Restoring the health of Lake Rotorua will be slow work - but that work has started. Photo: Iain Farrell

‘Big job, expect delays’, is the verdict on water from the Prime Minister’s science adviser, but as Eloise Gibson reports, he says New Zealand has never been more ready to act

The scientific verdict is in: ‘big job, lots of costly work needed, expect delays’.

But the Prime Minister’s science adviser is upbeat about the prospect of radically cleaning up New Zealand’s lakes and rivers – thanks partly to a shift in public opinion caused by “noisy” government critics.

A detailed look at the state of freshwater by Sir Peter Gluckman’s office concluded cleaning waterways is going to be expensive, complicated and slow, taking up to a century to reap rewards in places like Rotorua. Even with radical changes to how we live and farm we will never return our freshwater to its original state.

But the impetus to act is stronger now than it’s ever been, says Sir Peter.

“We can’t ignore the scientific realities of what we’ve done to our water and it will need fundamental changes in urban planning and abstraction, dealing with climate change and, obviously, the agricultural system,” he says. “There’s no getting around it, if we want to have clean water,” he says, and, “I think virtually every Kiwi does.”

“If we’ve taken 200 years to degrade the system, you are not going to get it back overnight and you’ll never get it back to where it was before Pakeha arrived here, let alone before Maori arrived. 

“Particularly where groundwater is involved there are enormously long turnover times,” he says.

“If you think about issues of land use and land cover, all the things that have to happen to improve water quality, it takes time, it takes money and it’s going to take a lot of different stakeholders agreeing on what needs to be done, farmers, industries, irrigation people…it’s complex. That’s really at the guts of this report.”

The document is almost IPCC-like in its goal, which is to draw together the current state of science from various disciplines to help inform a passionate policy debate.

It was started before the Government unveiled its draft Clean Water Package, which prompted debate on what “swimmable” really means and whether the proposed changes would improve matters. It was hurried along so people could read it before making submissions on the water proposal.

As well as a shorter summary of issues for lay-people, it includes a detailed technical report of the state of freshwater science drafted by NIWA, which was reviewed by university researchers from a range of disciplines. It draws on numerous published papers, including two by Mike Joy, a Massey University freshwater ecologist who has been an outspoken critic of government water policy.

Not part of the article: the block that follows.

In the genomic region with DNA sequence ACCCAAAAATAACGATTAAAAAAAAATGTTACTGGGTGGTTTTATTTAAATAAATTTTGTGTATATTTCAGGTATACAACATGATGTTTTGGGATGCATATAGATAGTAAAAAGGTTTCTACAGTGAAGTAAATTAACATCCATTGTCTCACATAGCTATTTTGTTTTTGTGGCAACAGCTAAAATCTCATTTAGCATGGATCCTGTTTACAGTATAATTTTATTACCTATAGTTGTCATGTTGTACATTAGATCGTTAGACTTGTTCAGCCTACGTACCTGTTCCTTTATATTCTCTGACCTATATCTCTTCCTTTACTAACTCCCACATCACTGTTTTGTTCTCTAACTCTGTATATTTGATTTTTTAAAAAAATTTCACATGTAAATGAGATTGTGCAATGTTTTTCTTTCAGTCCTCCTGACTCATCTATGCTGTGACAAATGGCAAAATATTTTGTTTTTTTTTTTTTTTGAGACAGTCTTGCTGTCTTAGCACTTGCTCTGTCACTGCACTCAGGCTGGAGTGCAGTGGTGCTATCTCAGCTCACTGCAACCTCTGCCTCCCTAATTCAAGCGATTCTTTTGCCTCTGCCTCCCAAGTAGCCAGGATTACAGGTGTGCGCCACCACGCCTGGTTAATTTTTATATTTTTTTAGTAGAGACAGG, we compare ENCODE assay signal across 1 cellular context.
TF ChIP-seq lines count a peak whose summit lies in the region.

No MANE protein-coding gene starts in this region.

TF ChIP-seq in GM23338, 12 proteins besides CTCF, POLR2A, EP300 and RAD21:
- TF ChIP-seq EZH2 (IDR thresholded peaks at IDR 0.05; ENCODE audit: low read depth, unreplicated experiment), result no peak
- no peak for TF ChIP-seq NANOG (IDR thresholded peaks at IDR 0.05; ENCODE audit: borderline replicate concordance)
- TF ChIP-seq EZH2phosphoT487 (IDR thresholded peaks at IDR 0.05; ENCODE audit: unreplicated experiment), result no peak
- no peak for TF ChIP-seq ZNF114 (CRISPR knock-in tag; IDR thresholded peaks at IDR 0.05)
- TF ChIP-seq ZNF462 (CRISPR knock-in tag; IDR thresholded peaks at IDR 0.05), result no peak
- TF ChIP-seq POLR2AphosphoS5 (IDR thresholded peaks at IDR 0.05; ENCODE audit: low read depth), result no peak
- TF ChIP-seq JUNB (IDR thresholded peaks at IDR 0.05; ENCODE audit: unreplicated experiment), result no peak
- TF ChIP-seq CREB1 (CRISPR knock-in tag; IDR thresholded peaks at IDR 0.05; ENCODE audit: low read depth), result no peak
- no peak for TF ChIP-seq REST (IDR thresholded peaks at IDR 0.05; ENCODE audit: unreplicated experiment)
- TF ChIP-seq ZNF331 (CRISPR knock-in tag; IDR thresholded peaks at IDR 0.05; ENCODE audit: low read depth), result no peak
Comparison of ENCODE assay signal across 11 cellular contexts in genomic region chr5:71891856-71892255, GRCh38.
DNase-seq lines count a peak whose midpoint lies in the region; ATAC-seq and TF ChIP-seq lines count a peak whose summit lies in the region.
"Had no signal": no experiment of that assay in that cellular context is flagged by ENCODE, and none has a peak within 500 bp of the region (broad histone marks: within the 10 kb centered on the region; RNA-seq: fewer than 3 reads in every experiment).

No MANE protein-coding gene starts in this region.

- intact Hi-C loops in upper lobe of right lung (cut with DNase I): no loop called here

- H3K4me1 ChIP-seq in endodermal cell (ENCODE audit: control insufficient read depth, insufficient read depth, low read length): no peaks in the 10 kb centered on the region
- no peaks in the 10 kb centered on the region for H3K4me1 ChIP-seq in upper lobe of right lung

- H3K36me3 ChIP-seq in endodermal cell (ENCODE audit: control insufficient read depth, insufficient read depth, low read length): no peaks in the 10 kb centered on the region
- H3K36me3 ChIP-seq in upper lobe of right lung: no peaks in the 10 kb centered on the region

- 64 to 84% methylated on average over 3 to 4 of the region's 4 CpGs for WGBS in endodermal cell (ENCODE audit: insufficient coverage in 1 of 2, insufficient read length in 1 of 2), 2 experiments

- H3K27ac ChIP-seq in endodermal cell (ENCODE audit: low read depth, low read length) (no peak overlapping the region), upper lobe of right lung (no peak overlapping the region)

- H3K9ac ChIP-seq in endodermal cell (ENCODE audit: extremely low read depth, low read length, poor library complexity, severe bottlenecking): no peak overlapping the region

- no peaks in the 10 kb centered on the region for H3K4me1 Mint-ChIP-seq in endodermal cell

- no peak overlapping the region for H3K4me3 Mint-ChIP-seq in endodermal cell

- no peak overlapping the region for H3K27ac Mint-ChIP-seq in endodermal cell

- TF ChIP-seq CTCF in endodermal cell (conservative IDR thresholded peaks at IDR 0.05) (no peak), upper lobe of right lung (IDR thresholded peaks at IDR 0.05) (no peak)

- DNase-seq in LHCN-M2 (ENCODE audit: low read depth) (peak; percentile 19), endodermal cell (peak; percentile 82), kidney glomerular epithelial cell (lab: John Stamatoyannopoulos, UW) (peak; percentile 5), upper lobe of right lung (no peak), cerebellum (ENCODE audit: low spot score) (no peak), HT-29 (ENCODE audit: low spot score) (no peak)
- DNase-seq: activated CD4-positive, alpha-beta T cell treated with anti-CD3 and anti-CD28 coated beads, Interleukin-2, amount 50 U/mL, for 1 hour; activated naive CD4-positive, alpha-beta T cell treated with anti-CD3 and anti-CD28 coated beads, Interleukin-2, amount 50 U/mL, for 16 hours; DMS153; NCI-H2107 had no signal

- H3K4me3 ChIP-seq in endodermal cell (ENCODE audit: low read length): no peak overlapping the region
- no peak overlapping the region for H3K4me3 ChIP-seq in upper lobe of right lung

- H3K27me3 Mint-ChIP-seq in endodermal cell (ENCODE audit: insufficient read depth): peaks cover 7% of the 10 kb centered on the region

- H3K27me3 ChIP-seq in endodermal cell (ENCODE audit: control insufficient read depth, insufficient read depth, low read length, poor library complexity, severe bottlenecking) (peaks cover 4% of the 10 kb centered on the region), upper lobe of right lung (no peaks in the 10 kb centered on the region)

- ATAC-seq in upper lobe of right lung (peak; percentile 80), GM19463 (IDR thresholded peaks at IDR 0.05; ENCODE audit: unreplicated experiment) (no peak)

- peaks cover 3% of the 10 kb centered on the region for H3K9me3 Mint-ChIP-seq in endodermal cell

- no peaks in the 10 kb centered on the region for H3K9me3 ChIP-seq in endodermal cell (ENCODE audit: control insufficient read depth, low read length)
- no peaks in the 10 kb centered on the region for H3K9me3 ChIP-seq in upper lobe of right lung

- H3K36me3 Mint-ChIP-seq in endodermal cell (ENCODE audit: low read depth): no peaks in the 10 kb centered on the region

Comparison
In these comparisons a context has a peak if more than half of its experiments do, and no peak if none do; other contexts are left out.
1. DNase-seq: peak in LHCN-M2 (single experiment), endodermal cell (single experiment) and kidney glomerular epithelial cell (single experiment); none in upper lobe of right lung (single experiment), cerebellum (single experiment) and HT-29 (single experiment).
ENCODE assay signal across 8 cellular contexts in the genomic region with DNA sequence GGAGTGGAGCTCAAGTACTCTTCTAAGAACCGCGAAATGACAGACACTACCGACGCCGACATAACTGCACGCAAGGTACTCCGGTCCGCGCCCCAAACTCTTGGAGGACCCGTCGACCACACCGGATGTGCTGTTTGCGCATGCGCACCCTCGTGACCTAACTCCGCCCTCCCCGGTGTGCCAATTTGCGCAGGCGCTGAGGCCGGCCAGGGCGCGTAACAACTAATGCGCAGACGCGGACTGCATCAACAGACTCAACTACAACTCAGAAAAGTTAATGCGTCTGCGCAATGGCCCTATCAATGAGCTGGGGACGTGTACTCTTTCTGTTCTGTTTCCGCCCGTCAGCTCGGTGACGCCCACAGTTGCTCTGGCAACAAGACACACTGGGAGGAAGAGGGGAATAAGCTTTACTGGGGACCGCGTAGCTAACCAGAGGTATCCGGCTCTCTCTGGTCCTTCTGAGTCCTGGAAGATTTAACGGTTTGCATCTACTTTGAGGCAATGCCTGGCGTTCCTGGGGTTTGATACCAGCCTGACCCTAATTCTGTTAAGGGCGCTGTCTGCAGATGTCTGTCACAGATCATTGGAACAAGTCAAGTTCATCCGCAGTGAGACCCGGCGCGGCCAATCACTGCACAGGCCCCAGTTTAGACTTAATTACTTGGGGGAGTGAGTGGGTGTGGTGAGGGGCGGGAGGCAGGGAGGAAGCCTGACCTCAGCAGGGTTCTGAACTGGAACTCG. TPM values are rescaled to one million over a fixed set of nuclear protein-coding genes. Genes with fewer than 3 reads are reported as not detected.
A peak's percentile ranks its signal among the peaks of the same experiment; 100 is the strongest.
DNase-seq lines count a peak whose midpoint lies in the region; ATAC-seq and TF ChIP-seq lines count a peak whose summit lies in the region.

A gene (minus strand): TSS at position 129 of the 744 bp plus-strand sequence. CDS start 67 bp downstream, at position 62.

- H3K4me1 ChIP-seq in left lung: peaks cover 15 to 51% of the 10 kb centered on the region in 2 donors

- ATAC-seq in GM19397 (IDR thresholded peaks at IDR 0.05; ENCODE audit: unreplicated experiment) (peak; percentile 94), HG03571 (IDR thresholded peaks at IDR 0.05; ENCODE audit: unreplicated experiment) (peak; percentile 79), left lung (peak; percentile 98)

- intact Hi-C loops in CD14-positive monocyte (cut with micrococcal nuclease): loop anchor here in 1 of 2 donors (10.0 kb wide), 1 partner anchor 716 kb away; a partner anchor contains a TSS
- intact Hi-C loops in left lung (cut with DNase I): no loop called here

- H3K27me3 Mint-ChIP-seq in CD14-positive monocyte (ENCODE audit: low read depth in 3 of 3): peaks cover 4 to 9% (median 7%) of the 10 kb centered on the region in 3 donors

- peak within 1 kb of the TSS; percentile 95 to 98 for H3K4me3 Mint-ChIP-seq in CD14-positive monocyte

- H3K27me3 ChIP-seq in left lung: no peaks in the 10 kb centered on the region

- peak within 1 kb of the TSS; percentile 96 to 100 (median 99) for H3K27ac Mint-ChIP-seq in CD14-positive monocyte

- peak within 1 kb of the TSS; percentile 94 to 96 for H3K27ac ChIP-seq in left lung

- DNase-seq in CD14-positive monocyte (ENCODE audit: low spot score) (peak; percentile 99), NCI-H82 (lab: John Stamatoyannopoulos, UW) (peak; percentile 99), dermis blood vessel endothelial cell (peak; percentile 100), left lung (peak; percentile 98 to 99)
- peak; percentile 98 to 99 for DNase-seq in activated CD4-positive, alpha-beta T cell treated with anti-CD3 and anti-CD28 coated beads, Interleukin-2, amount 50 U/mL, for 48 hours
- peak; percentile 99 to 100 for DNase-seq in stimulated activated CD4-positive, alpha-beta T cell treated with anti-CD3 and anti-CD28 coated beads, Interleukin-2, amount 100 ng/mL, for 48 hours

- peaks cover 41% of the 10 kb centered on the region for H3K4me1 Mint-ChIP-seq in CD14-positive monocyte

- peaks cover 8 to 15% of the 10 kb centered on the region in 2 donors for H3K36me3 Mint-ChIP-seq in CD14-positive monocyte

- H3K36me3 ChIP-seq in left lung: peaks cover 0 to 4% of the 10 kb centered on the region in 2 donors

Ready to clean up

Sir Peter has been a proponent of “taking the emotion out” of science communication and he told Newsroom he sees his office as a knowledge broker, not a policy advocate. “You’ve got to distinguish between the role and the rights of individual scientists and the roles and rights of me. I’m there to tell the government what we know and what we don’t know and to at least signal where I think solutions might lie but it’s not my job to advocate for a particular solution,” he says.

Yet he is forthright about the overall messages in the new report, which he started nine months ago after asking permission from former prime minister John Key. “I wanted John [Key]’s consent to spend my time and the resources of my office on this, but there’s been no more intervention from his office from that point on,” he says. “I said, the trouble with water is that everyone knows a little bit about it and no one knows everything about it. Why don’t I write a report that summarises what we know about the situation from every perspective?” he says. “I’m not sure we’ve been as comprehensive as that, but we’ve tried.”

While Sir Peter has been publicly cautious – even stern – about the risks of scientists crossing into political advocacy, he believes New Zealand is in the right mind-frame to clean up its water quality partly thanks to agitation by the likes of Mike Joy, and environmental advocacy groups. “I’m pretty old, I’m well in my seventh decade of life, and I don’t recall water ever being on the agenda like it is now. We’ve seen micro debates over Ruataniwha or Canterbury but at a national level, putting water in the public consciousness, I think this is new. And when it’s in the public consciousness it gets in the political consciousness,” he says. It’s no coincidence that he, the government and relevant ministries are tackling water at the same time, he says – voters are interested.

The finished product would have been out sooner, but the Kaikoura earthquake interrupted and the science involved turned out to be broader and more complicated than he’d thought. New Prime Minister Bill English received his copy on Friday, the same day journalists got an embargoed peek at the results.

Boiling it down